By Jill Barton
The Associated Press
ORLANDO, Fla. - Sally Ride, the first American woman in space, made it to her scheduled appearance at a science festival. The Kennedy Space Center kept its visitor's complex open. Sporting events went on - after a moment of silence. Americans seemed determined Sunday not to let their grieving for the Columbia astronauts halt their normal lives.
"We'll pick up the torch the astronauts carried and carry it forward," Ride told 800 young girls and their parents at Sunday's science festival at the University of Central Florida.
"I think that although yesterday really was a horrible day for the space program, the space program will go on, it will continue and it will be better than it is today," she said.
Grief over the loss of the Challenger shuttle in 1986 led to the postponement of President Reagan's State of the Union address. Then-Florida Gov. Bob Graham canceled the rest of a tour launching his successful U.S. Senate bid.
There were some cancellations after the latest tragedy as well.
Houston, home to the astronauts and the nearest major city to the Columbia debris field, canceled a large public event that had been scheduled for Saturday night to celebrate the 2004 Super Bowl being held in the city.
But even in Texas, most events went on as scheduled. The Texas Rangers held their first round of tryouts for the team's new mascot. In Florida, where the shuttle had been scheduled to land, sporting events and conventions continued.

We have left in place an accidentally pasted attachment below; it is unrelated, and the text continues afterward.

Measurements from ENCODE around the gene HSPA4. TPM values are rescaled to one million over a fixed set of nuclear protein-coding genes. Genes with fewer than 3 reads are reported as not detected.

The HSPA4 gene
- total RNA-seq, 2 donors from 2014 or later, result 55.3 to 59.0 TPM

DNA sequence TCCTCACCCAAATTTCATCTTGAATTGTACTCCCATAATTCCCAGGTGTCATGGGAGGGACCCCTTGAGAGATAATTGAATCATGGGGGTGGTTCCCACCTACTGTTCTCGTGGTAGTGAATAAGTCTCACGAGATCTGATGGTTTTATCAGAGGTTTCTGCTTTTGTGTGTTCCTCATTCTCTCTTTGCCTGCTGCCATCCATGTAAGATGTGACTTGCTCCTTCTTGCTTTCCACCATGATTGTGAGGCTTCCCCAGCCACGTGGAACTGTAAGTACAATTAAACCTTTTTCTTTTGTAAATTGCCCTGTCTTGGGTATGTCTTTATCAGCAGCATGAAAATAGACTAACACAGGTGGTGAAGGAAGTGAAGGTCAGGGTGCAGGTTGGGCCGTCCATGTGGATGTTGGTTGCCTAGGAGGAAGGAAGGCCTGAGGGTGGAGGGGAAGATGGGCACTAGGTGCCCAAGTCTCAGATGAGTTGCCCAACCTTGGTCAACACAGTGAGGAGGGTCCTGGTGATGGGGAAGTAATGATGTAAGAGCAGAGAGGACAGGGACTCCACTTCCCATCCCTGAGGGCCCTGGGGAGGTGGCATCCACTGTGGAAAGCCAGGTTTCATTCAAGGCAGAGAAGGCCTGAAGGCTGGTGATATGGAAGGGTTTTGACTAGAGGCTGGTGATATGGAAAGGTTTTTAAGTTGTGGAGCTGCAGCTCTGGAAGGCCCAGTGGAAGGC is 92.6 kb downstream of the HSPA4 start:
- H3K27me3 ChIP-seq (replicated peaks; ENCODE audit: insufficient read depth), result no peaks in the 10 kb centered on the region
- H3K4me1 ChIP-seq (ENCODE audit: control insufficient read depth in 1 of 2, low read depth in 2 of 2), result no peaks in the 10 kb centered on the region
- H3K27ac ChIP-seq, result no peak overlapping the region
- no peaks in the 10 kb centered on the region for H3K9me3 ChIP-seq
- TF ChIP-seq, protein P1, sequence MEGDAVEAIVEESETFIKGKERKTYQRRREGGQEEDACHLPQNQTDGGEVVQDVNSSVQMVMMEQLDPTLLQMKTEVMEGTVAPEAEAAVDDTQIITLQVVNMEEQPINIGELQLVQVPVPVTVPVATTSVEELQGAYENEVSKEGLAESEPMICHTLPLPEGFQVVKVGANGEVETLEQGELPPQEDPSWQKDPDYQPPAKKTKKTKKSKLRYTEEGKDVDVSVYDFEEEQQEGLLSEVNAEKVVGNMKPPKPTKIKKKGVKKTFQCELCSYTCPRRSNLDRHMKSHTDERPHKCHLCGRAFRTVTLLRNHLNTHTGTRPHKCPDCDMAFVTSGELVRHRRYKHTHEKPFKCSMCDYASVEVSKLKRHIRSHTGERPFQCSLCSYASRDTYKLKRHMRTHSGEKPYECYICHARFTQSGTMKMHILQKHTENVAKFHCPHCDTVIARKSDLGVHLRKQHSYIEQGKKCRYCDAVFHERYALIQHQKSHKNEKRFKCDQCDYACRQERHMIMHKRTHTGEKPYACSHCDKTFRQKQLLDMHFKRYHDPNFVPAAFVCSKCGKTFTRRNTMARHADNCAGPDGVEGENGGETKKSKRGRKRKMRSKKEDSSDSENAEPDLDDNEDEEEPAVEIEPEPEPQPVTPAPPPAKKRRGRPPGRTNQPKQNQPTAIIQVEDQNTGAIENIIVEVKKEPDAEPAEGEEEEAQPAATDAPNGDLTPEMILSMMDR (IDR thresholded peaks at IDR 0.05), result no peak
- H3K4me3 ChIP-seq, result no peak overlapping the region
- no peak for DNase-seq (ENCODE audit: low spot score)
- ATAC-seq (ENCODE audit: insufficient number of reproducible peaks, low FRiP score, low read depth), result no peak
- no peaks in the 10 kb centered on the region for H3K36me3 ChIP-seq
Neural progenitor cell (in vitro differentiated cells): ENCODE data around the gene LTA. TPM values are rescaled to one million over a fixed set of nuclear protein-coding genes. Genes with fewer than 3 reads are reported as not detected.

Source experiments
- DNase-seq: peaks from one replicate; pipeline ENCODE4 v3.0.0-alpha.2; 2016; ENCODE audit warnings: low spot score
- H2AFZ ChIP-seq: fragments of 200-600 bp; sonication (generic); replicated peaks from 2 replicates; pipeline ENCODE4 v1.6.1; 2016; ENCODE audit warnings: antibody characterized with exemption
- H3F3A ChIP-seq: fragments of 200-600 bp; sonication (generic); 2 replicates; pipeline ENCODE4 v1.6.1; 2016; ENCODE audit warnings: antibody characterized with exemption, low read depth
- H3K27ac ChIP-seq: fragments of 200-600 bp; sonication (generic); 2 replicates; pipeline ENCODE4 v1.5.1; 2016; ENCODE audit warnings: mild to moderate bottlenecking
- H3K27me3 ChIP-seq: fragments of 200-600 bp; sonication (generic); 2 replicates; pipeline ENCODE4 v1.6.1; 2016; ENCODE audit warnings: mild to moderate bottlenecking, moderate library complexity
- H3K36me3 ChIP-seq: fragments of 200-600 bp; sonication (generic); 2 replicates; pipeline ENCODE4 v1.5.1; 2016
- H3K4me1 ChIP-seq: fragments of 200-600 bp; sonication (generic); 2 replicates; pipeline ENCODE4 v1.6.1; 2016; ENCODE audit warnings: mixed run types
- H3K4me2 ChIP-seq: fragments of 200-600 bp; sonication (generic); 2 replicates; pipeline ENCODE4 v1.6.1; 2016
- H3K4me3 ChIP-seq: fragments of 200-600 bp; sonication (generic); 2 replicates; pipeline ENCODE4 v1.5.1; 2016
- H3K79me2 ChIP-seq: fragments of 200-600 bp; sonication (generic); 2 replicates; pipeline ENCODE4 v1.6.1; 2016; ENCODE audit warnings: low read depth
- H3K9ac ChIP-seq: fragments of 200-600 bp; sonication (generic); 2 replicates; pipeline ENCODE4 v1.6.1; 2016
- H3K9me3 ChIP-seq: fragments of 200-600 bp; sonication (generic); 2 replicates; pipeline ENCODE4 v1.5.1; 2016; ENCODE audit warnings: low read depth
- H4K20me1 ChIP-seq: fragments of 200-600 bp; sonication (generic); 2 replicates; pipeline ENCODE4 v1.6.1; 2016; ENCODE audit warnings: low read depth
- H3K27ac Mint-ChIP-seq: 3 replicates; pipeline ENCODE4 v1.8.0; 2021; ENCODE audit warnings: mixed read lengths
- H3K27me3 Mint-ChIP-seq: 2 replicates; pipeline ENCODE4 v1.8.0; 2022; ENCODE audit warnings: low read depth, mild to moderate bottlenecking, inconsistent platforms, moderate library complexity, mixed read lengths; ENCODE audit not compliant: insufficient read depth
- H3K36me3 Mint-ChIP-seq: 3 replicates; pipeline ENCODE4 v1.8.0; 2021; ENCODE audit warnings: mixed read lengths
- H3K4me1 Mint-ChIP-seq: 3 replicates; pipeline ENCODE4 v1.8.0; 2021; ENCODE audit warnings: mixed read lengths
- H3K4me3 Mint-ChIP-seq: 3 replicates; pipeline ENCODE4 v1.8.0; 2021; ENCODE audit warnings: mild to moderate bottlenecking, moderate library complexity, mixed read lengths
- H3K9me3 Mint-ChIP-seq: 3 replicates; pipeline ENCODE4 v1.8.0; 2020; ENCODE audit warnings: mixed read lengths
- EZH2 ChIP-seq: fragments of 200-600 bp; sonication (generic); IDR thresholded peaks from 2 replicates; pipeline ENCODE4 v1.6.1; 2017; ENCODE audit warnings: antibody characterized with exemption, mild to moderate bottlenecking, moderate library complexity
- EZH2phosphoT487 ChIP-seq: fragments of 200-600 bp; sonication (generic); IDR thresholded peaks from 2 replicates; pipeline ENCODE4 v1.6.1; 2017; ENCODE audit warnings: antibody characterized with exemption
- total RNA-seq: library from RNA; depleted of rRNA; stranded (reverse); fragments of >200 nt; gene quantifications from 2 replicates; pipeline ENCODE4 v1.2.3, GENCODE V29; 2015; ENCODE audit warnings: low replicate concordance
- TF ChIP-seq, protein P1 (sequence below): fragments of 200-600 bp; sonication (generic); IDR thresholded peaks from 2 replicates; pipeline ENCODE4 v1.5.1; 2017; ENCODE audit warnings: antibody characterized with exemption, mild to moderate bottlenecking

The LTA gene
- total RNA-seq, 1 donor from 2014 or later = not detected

The Rolling Stones played Saturday night in Denver, and the U.S. Postal Service went ahead with an event to unveil a new stamp honoring the late Supreme Court Justice Thurgood Marshall.
To an extent, some people believe, the nation is becoming more accustomed to dealing with crisis since the Sept. 11 terrorist attacks.
"If this country can rally for something as huge and devastating as 9-11, it surely can rally for one space shuttle, seven-fatality type of event," said former astronaut Jack Lousma, who commanded Columbia in its third test flight in March 1982.
Lousma said he has noticed a stronger resolve by Americans compared with the aftermath of the Challenger disaster.
"There's, I think, a lot stronger statement now than there was before - our need to continue," Lousma said. "Most people are saying 'yes, we're going to continue to do this - we're going to solve the problem and fix it ... this is what Americans do."
(Complete Columbia coverage at Cincinnati.com)
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